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How to Issue an SSL Certificate for Exchange Server 2013 from a Private Certificate Authority

When you are configuring SSL certificates for Exchange Server 2013 you may choose to issue the certificates from a private certificate authority rather than a commercial CA.

This is a common approach for non-production systems or those that will not be internet-facing and so will only receive connections from domain-joined clients that already trust the private CA.

The first step is to generate the certificate request for the Exchange 2013 server.

When you have the certificate request file ready open a web browser and navigate to the web enrolment page for the private CA. Click on Request a Certificate.

Request a new certificate from the private certificate authority

Choose to submit an advanced certificate request.

Submit an advanced certificate request

Choose the second option, to submit a certificate request using a file.

Submit a certificate request file

Open your certificate request file in Notepad and copy the contents into the form, then change the certificate type to Web Server.

Copy/paste the saved certificate request

Click Submit when you are ready and the CA will begin processing the request. When it is complete you can click the link to download the certificate to your computer.

Download the new SSL certificate

The next steps in the process of configuring SSL certificates for Exchange 2013 are:

Paul is a Microsoft MVP for Office Servers and Services. He works as a consultant, writer, and trainer specializing in Office 365 and Exchange Server. Paul is a co-author of Office 365 for IT Pros and several other books, and is also a Pluralsight author.
Category: Exchange Server

16 comments

  1. cuocdoi says:

    Hi Paul,

    when I open certificate:
    https://localhost/certsrv
    the screen displays error as follow

    ======
    HTTP Error 404.0 – Not Found
    The resource you are looking for has been removed, had its name changed, or is temporarily unavailable.
    1. Module IIS Web Core
    2. Notification MapRequestHandler
    3. Handler StaticFile
    4. Error Code 0x80070002
    5. Requested URL https://servername:443/certsrv
    6. Physical Path C:inetpubwwwrootcertsrv
    7. Logon Method Anonymous
    8. Logon User Anonymous
    ======

    Could you please arrange your time to take a look at my problem and show me how to fix it ?

  2. Pablo says:

    Hi, Paul, thanks for this post.

    Can i install Certificate Services Windows Server 2012 on the same computer i have installed Exchange 2013?

  3. Fred says:

    Hi Paul,

    Can you tell me how to submit the request to the CA server when it does not have a web server on it?
    Or where to start looking for the how to do this.

    I think the CA is 2003 but is now on a 2008 R2 server now, that is on a DC.

  4. Patrick says:

    Hi Paul,

    I have generated the certificate request for the Exchange 2013 server. But I choose all the domain in the selection. Have also installed the Cert Service on the same server. Not when I refresh the ECP cannot start at all. Error message showing server uses an invalid security certificate. The certificate is not trusted because it is self-signed. What should I do now?

    Appreciate your help.

    Sincerely,
    Patrick

    • Installing certificate services on the Exchange server is a bad idea. I recommend you remove it.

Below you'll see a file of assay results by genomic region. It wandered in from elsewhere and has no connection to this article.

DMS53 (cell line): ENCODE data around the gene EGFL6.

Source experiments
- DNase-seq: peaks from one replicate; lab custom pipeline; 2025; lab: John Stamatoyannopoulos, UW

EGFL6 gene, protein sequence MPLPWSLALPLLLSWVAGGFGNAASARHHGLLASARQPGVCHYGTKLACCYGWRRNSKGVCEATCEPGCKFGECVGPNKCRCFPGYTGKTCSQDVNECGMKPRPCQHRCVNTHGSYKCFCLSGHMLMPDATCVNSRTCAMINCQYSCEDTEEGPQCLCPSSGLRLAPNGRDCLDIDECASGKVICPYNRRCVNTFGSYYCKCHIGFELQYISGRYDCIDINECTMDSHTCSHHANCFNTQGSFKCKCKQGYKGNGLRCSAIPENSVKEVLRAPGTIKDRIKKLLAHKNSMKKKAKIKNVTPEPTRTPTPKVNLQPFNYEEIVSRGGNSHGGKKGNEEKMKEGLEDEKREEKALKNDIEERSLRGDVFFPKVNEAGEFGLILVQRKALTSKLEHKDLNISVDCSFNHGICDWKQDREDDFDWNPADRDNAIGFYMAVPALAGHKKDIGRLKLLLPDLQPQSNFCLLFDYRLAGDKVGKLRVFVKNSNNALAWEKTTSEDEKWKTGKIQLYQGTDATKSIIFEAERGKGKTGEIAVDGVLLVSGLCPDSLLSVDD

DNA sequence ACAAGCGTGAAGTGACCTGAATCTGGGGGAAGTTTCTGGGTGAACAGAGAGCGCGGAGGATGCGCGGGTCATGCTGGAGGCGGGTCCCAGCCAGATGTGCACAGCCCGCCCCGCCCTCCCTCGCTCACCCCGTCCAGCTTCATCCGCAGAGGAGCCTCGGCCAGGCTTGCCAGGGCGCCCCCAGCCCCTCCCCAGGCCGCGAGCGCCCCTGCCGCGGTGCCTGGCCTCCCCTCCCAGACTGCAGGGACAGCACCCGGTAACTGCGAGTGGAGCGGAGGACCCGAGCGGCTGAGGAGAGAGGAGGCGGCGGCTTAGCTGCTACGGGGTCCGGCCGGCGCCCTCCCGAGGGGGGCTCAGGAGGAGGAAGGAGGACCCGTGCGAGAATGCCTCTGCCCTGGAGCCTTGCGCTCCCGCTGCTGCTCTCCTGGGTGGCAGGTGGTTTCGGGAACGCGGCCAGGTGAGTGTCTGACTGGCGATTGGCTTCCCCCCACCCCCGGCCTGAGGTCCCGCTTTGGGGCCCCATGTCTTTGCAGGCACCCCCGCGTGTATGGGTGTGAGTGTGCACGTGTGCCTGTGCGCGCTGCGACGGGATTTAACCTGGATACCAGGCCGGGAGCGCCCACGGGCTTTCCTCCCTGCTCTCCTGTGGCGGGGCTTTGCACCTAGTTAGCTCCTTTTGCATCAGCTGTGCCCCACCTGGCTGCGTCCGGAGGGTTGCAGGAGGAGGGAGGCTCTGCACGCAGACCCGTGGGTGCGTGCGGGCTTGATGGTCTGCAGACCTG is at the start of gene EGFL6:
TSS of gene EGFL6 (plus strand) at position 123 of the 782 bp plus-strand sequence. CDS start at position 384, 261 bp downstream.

Other than that, you say you’ve generated the CSR but that is not the end of the process. There are further steps linked at the end of the article.

  5. David Hubert says:

    Thanks for your post, Very useful. I’m about to install Exchange 2013. Concerned however that using our internal domain CA, Outlook will give untrusted Certificate errors even to internal clients on our own LAN, due to the fact that Exchange 2013 uses “Outlook Anywhere”. I can cope with a few external users OWA, but to have to manually install certificates on each and every internal Outlook client will be a pain!

    • You want the clients to trust the CA. An enterprise CA should be trusted already by domain members. If you’re deploying a standalone CA you can deploy the root certificate to the trusted store of your domain-joined clients via Group Policy.

      Using an internal CA is not really the best option. I do it for test lab scenarios but for production I always use a public CA. The certificate only costs a few hundred dollars per year.

  6. Salman says:

    Hi Paul,

    I have installed a test domain adatum.com, when im trying to generate the certificate using above procedure with code copied and certificate template selected as webserver, I press the submit button, the download certificate page does not come rather the same page returns with empty text boxes.

    Can you please help me out in this. The CA was installed properly and the steps to request a certreq.req was also followed properly using your earlier post: http://practical365.com/create-ssl-certificate-request-exchange-2013/

    Regards,
    Salman

  7. Salman says:

    Hi Paul,

    I was able to fix the problem stated earlier where the certificate download page was not appearing , instead the same request page with blank text boxes was coming. I googled and got a turn around and did this:

    certreq -submit -attrib “CertificateTemplate:WebServer” c:certreqfile.req

    a prompt appeared to select the ca server, i selected the normal one without the kerberos option and the certificate was issued.

    Regards,
    Salman

  8. David Napolitan says:

    Paul, I do not have a selection for submit an advanced certificate request. The option is missing. I keep reading that it must be enabled. But how is it enabled?

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